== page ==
Wajid Ali was born on 4 September 1890 in the village of Baratajpur of Hooghly district. S. Wajed Ali's maternal grandmother hailed from the Nawabpur village in Chanditola of Hooghly district. Her father, who came from Mungaer, had settled in Nawabpur with a 'Jaigir' and married into the local Bengali community. Wajed Ali's three maternal uncles were 'Hafiz' in Koran and his grandfather's home atmosphere was one of religious conservatism. However, the natural beauty of Nawabpur touched him deeply as expressed in his memoirs. Wajed Ali's education began in the village 'Madrasa' or school. At this stage, in 1897 he had his first marriage, at the early age of seven, with his six-month-old cousin Ayesha (the daughter of his paternal uncle Sheikh Golam Rahman). In 1898, at the age of eight, Wajed Ali came to Shillong and started education under the tutelage of his father, S. Belayet Ali. Later, he was admitted to the English medium Mokhar School in Shillong, from where he graduated in his 'Entrance Exams' with a gold medal. This phase of his life in Shillong, Meghalaya had a lasting impression upon him.
He went to Aligarh MAYO college, where he was recognised as a meritorious student. He subsequently passed his I.A. and B.A. exams from Allahabad University in 1908 and 1910 respectively. After his graduation from Allahabad, he returned to his village of Baratajpur and spent a happy family life amidst the rural idyllic surroundings. His first child, Lutfunnissa, was born at this time. He was trying hard to convince his family to allow him to go to England for further education. Finally, with the enthusiasm and recommendations of his second uncle, he succeeded in getting their permission and left for London just a couple of years before the start of World War I. Wajed Ali joined the Law school of the University of Cambridge, from where he attained his B.A. and Barrister-at-Law degrees.
While in Cambridge, he had fallen seriously ill and Miss Eleanor Saxby of Bristol had come forward to take care of him, and enable his subsequent recovery. From this episode started a relationship between them which culminated in his second marriage and divorce from Ayesha Begum, at the obvious displeasure of his family members back home. The year was 1915 – World War I was raging in Europe. It was at this time that S.Wajed Ali started the practice of Law in Calcutta High Court and continued till 1922. All this while, he lived with Eleanor in Mott Lane, Ripon Lane, Ripon Street etc. in Calcutta. Ill fortune struck when various factors of the failure of the family business, failing health, extravagant lifestyle – all combined together to drive him to bankruptcy. He immersed himself in deep studies about the contemporary society and involved himself in the elite literary world of the time. At the advice of his friend, Pramatha Chowdhury (editor of weekly Shobuj Potro), he started writing in Bengali and began an extraordinary literary career.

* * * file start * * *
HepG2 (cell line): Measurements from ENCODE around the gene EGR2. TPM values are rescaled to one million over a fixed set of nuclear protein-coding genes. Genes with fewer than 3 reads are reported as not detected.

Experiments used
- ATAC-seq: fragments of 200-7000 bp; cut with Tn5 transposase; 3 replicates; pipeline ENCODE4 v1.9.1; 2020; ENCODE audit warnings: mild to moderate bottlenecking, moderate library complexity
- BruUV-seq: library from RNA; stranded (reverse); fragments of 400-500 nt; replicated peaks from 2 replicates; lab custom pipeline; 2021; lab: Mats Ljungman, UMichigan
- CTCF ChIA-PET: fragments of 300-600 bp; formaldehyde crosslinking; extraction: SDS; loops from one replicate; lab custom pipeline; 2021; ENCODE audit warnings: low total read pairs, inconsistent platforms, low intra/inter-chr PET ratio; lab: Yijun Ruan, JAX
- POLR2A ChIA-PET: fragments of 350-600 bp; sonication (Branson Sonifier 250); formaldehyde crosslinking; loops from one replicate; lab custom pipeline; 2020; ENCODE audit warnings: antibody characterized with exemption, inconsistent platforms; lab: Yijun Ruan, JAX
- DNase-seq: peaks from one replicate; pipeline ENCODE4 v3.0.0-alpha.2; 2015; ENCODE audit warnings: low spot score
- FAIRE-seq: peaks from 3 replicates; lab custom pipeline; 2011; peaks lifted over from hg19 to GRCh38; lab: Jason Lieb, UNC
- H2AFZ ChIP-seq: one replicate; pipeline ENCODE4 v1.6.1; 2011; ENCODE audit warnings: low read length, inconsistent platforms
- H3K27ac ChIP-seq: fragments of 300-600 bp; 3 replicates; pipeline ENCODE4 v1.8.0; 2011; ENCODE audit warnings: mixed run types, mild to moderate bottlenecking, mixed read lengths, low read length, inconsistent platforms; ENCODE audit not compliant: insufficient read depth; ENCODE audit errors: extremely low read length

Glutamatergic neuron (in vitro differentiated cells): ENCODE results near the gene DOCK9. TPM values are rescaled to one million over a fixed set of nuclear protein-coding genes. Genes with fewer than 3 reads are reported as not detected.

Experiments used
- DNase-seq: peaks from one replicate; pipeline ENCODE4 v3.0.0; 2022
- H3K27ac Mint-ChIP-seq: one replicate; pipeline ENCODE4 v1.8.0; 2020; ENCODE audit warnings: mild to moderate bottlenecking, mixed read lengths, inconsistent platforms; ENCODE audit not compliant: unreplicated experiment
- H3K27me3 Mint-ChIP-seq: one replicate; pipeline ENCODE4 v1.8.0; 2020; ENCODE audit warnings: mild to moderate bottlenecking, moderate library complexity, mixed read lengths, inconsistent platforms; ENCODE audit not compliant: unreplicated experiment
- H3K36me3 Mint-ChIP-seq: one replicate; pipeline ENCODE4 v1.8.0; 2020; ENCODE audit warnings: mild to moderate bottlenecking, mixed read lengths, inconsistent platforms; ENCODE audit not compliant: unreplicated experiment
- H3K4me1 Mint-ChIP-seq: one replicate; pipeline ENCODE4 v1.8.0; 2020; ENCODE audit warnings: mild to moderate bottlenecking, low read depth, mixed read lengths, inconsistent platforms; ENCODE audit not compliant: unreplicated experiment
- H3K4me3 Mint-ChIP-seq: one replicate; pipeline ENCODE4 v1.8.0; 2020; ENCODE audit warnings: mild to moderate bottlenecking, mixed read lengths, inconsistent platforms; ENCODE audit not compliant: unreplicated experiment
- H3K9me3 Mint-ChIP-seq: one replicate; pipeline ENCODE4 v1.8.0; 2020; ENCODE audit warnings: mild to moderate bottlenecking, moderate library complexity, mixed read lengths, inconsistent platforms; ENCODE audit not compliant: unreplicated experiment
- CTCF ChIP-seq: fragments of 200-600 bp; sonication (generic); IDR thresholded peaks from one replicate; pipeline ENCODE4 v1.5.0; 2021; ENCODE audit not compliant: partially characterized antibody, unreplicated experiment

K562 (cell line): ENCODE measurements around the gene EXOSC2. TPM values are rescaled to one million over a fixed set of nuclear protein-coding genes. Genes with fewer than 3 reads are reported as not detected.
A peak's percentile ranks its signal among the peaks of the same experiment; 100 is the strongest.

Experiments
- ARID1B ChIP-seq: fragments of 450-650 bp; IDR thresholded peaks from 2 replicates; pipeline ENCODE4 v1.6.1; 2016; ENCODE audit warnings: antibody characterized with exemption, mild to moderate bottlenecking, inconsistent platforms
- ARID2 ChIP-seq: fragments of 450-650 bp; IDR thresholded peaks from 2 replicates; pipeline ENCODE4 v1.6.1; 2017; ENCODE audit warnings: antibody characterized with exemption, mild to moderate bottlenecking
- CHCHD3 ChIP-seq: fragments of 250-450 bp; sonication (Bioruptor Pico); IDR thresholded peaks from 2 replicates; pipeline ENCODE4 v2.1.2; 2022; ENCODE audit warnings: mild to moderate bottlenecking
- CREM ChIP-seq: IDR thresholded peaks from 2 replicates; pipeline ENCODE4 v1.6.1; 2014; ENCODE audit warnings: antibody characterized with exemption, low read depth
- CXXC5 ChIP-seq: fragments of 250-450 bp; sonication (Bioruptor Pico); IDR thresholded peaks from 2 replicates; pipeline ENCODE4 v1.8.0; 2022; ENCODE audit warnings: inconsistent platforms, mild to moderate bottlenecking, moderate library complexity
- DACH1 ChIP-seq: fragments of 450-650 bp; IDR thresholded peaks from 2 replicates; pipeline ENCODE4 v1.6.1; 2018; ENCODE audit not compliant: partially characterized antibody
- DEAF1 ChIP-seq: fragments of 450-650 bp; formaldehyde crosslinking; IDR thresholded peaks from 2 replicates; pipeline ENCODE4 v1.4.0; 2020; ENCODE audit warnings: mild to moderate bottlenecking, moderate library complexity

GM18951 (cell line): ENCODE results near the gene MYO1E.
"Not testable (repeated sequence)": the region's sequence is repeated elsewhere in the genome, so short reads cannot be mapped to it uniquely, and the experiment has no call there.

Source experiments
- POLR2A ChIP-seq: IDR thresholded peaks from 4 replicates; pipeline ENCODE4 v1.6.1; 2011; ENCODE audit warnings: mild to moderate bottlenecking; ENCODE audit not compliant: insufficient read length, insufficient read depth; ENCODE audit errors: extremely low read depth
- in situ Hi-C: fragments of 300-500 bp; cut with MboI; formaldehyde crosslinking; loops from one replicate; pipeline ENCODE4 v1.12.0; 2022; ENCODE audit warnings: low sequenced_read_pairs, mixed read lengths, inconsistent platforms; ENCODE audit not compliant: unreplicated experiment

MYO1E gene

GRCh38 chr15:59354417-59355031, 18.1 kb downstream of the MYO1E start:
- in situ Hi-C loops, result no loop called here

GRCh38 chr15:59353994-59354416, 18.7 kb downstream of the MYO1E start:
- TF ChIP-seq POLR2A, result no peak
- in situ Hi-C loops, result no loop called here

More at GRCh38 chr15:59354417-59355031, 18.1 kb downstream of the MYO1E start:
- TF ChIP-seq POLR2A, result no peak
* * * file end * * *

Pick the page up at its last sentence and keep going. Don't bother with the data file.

In 1923, he was appointed the third presidency magistrate of Calcutta and a few days later he started living with his family in No. 1 Canal Road in Calcutta. At this period he devoted himself to his literary pursuits. He expressed himself with supreme creative excellence in the fields of prose, symbolism, story-writing, translation, travelogues, etc. His troubled marriage with Mrs. Eleanor Saxby (Nellie) came to an end in 1928, when the mother of his two sons, Ahmed and Abdullah and daughter Zeb-un-Nissa separated from him and married his younger brother S. Shamsher Ali. This turn of events drove him into a family crisis and utter loneliness. The dramatic family complications made him hurt susceptible and psychologically isolated. In the face of all these adversities, he maintained his literary stability and creativity in matters of philosophical and nationalistic pursuits. He always maintained his clarity of vision and focus in all these matters, which were close to his heart.